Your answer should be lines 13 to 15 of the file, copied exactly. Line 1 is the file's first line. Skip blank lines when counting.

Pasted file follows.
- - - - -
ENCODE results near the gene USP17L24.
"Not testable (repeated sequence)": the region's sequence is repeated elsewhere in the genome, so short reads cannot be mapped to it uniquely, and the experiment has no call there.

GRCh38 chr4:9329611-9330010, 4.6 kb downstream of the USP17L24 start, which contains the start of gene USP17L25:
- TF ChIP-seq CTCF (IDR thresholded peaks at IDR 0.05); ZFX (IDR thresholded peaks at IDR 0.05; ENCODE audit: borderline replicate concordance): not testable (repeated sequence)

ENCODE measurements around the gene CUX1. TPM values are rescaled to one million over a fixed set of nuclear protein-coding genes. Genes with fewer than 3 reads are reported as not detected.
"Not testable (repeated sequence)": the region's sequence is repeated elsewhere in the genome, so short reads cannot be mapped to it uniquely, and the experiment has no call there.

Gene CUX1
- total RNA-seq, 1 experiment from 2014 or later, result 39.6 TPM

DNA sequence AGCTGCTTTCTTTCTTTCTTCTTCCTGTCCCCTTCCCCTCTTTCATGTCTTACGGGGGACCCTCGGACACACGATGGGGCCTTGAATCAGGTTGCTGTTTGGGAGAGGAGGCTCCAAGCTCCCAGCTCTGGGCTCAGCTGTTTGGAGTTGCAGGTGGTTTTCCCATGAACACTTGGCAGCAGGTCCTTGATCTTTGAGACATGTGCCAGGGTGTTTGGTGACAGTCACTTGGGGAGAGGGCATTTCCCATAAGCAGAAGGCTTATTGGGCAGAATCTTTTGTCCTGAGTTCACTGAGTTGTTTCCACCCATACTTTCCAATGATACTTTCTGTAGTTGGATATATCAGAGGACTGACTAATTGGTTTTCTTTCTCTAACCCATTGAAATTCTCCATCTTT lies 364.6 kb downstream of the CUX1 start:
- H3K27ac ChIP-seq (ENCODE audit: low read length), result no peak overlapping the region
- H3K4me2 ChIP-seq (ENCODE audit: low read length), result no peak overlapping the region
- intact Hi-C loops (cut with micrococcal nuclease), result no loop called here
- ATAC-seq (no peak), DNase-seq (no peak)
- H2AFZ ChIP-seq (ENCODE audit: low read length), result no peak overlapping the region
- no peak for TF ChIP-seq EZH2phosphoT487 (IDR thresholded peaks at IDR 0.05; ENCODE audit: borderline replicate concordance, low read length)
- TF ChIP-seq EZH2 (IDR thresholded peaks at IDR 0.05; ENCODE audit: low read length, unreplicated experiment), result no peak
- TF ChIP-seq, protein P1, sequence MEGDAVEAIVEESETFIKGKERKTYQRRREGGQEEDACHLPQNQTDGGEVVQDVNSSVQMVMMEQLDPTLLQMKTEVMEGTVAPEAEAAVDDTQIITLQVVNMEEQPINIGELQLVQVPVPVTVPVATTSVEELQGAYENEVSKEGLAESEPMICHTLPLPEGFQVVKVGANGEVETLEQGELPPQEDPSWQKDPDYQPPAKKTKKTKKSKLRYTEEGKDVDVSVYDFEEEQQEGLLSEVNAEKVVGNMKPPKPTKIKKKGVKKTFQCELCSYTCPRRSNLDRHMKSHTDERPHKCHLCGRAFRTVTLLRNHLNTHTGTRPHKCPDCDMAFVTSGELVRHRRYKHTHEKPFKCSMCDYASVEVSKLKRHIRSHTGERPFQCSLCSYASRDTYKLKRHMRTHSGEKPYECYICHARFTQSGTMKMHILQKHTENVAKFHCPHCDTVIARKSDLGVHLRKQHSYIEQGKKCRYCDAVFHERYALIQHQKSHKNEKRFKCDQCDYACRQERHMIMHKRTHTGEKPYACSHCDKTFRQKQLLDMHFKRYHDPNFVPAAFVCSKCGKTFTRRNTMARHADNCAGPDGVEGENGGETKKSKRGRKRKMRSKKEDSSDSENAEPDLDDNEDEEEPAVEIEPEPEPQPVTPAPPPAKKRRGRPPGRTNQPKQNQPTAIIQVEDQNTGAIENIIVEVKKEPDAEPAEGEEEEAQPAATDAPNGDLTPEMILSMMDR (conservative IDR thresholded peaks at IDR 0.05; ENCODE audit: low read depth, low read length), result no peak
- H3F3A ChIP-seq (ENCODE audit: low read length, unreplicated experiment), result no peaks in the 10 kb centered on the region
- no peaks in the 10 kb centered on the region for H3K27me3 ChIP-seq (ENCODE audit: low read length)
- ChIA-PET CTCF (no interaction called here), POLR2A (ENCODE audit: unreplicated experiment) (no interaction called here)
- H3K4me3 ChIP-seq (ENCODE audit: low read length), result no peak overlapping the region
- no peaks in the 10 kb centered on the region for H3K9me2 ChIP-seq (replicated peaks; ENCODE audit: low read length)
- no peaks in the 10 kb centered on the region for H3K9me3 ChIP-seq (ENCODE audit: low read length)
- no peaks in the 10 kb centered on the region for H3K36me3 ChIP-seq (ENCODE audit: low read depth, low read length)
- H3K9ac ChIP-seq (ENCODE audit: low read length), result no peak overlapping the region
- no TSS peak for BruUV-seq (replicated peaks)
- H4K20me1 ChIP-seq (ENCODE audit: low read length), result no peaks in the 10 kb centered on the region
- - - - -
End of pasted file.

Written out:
- ATAC-seq (no peak), DNase-seq (no peak)
- H2AFZ ChIP-seq (ENCODE audit: low read length), result no peak overlapping the region
- no peak for TF ChIP-seq EZH2phosphoT487 (IDR thresholded peaks at IDR 0.05; ENCODE audit: borderline replicate concordance, low read length)